Mental health

This page is about disability and mental health. It shares things you can do to help your mental health and wellbeing, and where you can get support.

A woman and a young man in a wheelchair sharing a laugh in a garden.

On this page:

What is mental health?

Sense is here for you

We support people with complex disabilities of all ages.

From our free play sessions for children under eight, to our adult residential care services, we’re with disabled people and their families every step of the way.

Get in touch with our team to find out how we could support you.

Mental health is all about how you’re thinking, feeling and behaving. We all need to take care of our mental health, just like we do our physical health. 

Poor mental health can make day-to-day life more difficult and leave you feeling stressed, worried, anxious or unable to cope. This is very common: around one in four adults experiences a diagnosable mental health problem each year. 

There are lots of different problems you can have with your mental health, ranging from anxiety and depression to personality disorders. 

Some conditions have similar symptoms. Mental health issues can look different for everyone. 

Living with a mental health problem can be difficult, but there are lots of things that can help, including practising self-care and speaking to a counsellor.

Disabled people and mental health

Disabled people are more likely than non-disabled people to have mental health issues. This includes people with physical disabilities and developmental disabilities like autism. 

Both biological and environmental factors affect our mental health including genes, diet and life experiences. For disabled people, these factors can be heightened.

People with disabilities are disproportionately affected by isolation and loneliness, both of which impact mental health. This has been made worse by the pandemic, with almost two thirds of disabled people saying they are chronically lonely. 

Read Natalie’s story on how the effects of the pandemic are still impacting her.

Disabled people are also often more vulnerable to negative life events and experiencing stigma. They face barriers in society that can make life harder. 

These barriers can be physical, like rail stations not having lift access. Or they can be all about attitudes and communication – for example, the belief that someone with a learning disability can’t live independently.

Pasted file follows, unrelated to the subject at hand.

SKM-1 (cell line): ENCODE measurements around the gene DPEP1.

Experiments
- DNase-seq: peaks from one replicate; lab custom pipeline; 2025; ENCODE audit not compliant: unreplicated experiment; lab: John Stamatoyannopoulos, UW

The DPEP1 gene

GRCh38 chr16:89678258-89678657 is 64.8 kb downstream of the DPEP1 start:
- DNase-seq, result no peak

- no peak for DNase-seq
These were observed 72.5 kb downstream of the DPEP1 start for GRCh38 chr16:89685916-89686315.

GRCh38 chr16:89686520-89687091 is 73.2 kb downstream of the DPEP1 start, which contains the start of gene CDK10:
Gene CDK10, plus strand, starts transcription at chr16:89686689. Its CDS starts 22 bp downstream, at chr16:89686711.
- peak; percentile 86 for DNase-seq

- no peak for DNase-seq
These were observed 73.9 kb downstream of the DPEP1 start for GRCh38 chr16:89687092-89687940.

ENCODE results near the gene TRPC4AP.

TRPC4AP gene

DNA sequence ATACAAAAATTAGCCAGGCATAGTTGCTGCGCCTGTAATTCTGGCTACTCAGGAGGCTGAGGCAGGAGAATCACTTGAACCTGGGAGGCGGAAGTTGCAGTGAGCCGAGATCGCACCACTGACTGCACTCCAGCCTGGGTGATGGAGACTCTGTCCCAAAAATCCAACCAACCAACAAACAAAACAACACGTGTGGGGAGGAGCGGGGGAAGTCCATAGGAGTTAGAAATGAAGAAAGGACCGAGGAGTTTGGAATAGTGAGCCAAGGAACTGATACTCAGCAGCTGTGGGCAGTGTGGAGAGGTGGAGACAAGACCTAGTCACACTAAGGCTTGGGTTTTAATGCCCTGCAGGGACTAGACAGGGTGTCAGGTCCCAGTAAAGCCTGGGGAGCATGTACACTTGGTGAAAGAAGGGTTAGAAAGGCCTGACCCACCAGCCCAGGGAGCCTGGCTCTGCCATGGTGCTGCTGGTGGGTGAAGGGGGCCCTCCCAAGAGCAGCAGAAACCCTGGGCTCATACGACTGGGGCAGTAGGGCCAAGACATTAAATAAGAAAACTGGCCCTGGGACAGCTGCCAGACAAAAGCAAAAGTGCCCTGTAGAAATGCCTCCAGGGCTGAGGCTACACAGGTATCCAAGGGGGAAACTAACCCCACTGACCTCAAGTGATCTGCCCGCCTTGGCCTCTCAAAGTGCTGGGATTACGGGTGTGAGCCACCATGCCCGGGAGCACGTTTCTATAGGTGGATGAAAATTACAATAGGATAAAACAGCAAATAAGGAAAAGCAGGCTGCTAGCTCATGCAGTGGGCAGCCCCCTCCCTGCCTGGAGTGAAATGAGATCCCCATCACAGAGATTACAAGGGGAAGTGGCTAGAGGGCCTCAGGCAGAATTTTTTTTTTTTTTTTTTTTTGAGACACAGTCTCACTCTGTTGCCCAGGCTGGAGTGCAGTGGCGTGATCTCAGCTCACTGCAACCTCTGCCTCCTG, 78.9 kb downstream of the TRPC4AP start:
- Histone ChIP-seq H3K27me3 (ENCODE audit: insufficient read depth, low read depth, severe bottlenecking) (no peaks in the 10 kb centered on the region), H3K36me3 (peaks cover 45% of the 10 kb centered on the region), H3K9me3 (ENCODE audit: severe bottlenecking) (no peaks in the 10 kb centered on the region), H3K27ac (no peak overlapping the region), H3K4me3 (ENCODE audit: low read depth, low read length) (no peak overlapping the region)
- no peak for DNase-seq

If a mental health condition is having a long-term effect on normal life, it can be classed as a disability. This means it lasts (or is likely to last) 12 months and impacts day-to-day activities such as work or interacting with others.

The government’s website has more information about when a mental health condition becomes a disability.

Autism and mental health

Autism is not a mental health condition. But like anyone else, people with autism can have good and bad mental health.

Almost eight in ten autistic adults have experienced a mental health problem such as depression or anxiety, according to a 2016 study. 

This could be because they are more likely to face discrimination and isolation. 

Autistic people can also find it harder to access mental health support, with mental health services and professionals lacking experience in autistic people’s needs. They may also be more likely to experience misdiagnosis of mental health issues.

The National Autistic Society has more guidance on mental health for autistic people.

Learning disabilities and mental health

Having a learning disability is not the same as having a mental health condition which can be treated over time. 

Over half (54%) of people with a learning disability also have a mental health issue, according to a 2007 study

This includes children with learning disabilities, who are over four times more likely to have a mental health issue than children without a learning disability.

There are many reasons for this. People with learning disabilities are often more likely to experience negative life events. They may also be biologically vulnerable to mental health issues due to their medication or ill health. 

Stigma and a lack of mental health resources for those with learning disabilities also play a role.

Mencap shares more information on learning disabilities and mental health.

Disability and mental health statistics

In 2023, we asked people with complex disabilities about their health and wellbeing, including questions about their mental health. We found that:

  • People with complex disabilities are four times as likely to say their general health is bad or very bad (25%) compared to the general public (5% according to the 2021 general census).